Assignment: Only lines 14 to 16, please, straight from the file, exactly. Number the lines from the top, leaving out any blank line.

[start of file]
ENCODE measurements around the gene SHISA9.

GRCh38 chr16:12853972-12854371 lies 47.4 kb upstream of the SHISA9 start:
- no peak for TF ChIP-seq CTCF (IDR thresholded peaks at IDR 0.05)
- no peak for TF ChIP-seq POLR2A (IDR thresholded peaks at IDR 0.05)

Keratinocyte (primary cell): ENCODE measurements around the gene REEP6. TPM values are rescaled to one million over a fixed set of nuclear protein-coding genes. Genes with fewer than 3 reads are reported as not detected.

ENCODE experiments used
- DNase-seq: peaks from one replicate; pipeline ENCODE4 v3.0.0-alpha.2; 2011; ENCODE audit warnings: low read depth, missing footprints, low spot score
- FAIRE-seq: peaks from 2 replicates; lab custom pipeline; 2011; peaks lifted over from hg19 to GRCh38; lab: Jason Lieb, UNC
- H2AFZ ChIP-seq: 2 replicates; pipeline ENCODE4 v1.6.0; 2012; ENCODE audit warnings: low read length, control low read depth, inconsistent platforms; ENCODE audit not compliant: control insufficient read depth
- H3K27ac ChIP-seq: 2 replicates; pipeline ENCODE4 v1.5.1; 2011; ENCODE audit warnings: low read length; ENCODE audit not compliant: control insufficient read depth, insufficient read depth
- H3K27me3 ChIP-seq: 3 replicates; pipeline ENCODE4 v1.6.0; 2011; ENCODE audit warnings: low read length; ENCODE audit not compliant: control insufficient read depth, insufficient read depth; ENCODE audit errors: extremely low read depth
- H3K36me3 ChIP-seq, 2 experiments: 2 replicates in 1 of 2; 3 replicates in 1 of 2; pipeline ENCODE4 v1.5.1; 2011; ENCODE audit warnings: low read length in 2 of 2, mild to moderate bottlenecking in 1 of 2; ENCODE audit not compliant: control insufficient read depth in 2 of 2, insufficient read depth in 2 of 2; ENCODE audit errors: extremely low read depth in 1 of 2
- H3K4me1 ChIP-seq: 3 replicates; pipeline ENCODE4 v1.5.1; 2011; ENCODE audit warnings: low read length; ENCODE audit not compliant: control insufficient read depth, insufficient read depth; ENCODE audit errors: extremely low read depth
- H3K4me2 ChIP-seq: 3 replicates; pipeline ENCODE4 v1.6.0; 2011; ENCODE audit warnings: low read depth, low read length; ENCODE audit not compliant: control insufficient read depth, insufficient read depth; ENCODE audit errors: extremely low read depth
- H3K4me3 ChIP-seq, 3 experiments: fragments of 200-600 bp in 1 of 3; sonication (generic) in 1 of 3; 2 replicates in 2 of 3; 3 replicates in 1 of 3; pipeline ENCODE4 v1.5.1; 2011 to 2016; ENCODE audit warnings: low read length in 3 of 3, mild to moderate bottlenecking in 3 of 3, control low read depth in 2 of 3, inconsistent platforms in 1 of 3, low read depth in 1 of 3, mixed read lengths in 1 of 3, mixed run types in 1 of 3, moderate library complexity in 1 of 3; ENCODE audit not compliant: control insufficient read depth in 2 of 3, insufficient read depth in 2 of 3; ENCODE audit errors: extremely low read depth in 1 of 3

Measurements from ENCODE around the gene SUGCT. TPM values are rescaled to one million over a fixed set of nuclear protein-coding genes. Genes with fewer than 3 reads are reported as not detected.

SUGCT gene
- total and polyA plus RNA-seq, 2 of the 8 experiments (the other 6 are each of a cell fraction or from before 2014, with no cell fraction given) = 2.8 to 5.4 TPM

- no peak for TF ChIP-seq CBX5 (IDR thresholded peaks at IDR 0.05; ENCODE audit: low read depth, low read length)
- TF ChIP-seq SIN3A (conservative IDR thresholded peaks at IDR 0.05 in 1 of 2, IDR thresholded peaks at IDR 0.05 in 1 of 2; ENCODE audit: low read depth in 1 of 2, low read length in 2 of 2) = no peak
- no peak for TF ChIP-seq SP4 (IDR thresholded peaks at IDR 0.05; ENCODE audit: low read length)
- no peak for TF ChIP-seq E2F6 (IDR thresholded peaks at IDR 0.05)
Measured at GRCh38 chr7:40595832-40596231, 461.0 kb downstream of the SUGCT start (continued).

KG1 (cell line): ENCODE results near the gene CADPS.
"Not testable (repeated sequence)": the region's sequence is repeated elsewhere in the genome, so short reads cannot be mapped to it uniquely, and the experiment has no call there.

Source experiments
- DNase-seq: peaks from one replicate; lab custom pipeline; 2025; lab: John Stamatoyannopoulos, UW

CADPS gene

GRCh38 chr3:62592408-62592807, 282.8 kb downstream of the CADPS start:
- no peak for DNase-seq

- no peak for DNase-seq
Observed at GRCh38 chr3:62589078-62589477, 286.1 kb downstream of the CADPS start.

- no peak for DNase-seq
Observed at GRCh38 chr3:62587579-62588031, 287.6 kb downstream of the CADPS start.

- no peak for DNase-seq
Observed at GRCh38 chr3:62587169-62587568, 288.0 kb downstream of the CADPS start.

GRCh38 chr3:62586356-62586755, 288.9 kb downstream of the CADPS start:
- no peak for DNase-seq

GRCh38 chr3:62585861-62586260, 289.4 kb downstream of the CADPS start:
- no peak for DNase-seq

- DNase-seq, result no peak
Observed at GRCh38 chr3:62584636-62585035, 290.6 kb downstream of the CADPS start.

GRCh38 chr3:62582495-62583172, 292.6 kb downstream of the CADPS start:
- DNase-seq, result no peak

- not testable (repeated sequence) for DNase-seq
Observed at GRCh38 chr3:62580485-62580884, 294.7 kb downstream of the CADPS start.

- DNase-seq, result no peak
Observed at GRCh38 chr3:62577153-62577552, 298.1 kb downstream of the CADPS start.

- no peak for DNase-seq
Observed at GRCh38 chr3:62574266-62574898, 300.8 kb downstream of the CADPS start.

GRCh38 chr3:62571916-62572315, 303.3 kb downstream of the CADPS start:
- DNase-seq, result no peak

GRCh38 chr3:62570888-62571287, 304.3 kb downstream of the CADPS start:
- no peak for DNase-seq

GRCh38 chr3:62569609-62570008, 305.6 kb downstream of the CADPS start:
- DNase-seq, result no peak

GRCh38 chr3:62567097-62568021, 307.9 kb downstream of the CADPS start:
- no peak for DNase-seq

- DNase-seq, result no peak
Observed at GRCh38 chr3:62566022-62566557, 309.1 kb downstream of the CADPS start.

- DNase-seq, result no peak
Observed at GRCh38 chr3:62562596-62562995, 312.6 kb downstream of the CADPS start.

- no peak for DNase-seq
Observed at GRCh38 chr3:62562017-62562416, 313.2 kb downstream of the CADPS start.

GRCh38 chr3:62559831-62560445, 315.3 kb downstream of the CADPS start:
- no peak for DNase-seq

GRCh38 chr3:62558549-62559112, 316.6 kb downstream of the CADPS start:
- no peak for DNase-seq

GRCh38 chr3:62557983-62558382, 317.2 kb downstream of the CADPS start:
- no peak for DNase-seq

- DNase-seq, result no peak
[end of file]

- H3K4me2 ChIP-seq: 3 replicates; pipeline ENCODE4 v1.6.0; 2011; ENCODE audit warnings: low read depth, low read length; ENCODE audit not compliant: control insufficient read depth, insufficient read depth; ENCODE audit errors: extremely low read depth
- H3K4me3 ChIP-seq, 3 experiments: fragments of 200-600 bp in 1 of 3; sonication (generic) in 1 of 3; 2 replicates in 2 of 3; 3 replicates in 1 of 3; pipeline ENCODE4 v1.5.1; 2011 to 2016; ENCODE audit warnings: low read length in 3 of 3, mild to moderate bottlenecking in 3 of 3, control low read depth in 2 of 3, inconsistent platforms in 1 of 3, low read depth in 1 of 3, mixed read lengths in 1 of 3, mixed run types in 1 of 3, moderate library complexity in 1 of 3; ENCODE audit not compliant: control insufficient read depth in 2 of 3, insufficient read depth in 2 of 3; ENCODE audit errors: extremely low read depth in 1 of 3

Measurements from ENCODE around the gene SUGCT. TPM values are rescaled to one million over a fixed set of nuclear protein-coding genes. Genes with fewer than 3 reads are reported as not detected.